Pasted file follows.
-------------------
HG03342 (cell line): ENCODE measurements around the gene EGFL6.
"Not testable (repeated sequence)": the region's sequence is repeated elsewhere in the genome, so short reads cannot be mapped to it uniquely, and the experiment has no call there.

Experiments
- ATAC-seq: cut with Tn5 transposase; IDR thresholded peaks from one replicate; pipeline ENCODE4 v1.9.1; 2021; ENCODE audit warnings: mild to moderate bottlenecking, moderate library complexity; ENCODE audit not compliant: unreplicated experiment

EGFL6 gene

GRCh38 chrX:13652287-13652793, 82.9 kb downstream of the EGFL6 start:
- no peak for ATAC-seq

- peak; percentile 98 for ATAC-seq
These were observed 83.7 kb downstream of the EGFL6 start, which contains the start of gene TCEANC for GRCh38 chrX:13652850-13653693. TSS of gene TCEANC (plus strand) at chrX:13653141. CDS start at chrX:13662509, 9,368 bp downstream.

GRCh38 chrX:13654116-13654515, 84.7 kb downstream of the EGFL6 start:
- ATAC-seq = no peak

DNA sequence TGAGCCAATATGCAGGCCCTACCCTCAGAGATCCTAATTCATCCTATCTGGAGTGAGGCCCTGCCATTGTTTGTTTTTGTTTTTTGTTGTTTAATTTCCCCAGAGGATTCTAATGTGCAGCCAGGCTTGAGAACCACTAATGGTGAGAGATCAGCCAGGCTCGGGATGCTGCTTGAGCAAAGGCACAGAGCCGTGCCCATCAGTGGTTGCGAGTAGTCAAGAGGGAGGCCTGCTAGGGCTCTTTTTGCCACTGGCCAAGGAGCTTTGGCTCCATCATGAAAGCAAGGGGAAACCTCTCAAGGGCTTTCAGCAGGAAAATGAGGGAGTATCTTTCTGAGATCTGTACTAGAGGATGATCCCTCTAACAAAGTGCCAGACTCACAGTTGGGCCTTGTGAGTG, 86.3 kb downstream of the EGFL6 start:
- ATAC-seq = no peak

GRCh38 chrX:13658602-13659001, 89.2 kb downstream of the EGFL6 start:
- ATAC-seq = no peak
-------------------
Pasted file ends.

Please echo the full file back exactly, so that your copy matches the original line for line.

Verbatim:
HG03342 (cell line): ENCODE measurements around the gene EGFL6.
"Not testable (repeated sequence)": the region's sequence is repeated elsewhere in the genome, so short reads cannot be mapped to it uniquely, and the experiment has no call there.

Experiments
- ATAC-seq: cut with Tn5 transposase; IDR thresholded peaks from one replicate; pipeline ENCODE4 v1.9.1; 2021; ENCODE audit warnings: mild to moderate bottlenecking, moderate library complexity; ENCODE audit not compliant: unreplicated experiment

EGFL6 gene

GRCh38 chrX:13652287-13652793, 82.9 kb downstream of the EGFL6 start:
- no peak for ATAC-seq

- peak; percentile 98 for ATAC-seq
These were observed 83.7 kb downstream of the EGFL6 start, which contains the start of gene TCEANC for GRCh38 chrX:13652850-13653693. TSS of gene TCEANC (plus strand) at chrX:13653141. CDS start at chrX:13662509, 9,368 bp downstream.

GRCh38 chrX:13654116-13654515, 84.7 kb downstream of the EGFL6 start:
- ATAC-seq = no peak

DNA sequence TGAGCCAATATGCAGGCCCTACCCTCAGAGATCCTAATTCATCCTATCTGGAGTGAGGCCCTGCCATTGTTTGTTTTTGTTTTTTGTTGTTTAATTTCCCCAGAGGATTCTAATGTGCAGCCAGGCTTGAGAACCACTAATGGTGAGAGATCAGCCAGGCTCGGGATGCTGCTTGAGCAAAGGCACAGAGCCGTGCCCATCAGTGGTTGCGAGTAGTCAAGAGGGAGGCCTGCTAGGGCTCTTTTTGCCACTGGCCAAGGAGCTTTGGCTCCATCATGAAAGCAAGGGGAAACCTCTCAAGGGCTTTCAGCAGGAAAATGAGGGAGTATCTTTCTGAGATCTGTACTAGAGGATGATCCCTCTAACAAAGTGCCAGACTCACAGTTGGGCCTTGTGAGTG, 86.3 kb downstream of the EGFL6 start:
- ATAC-seq = no peak

GRCh38 chrX:13658602-13659001, 89.2 kb downstream of the EGFL6 start:
- ATAC-seq = no peak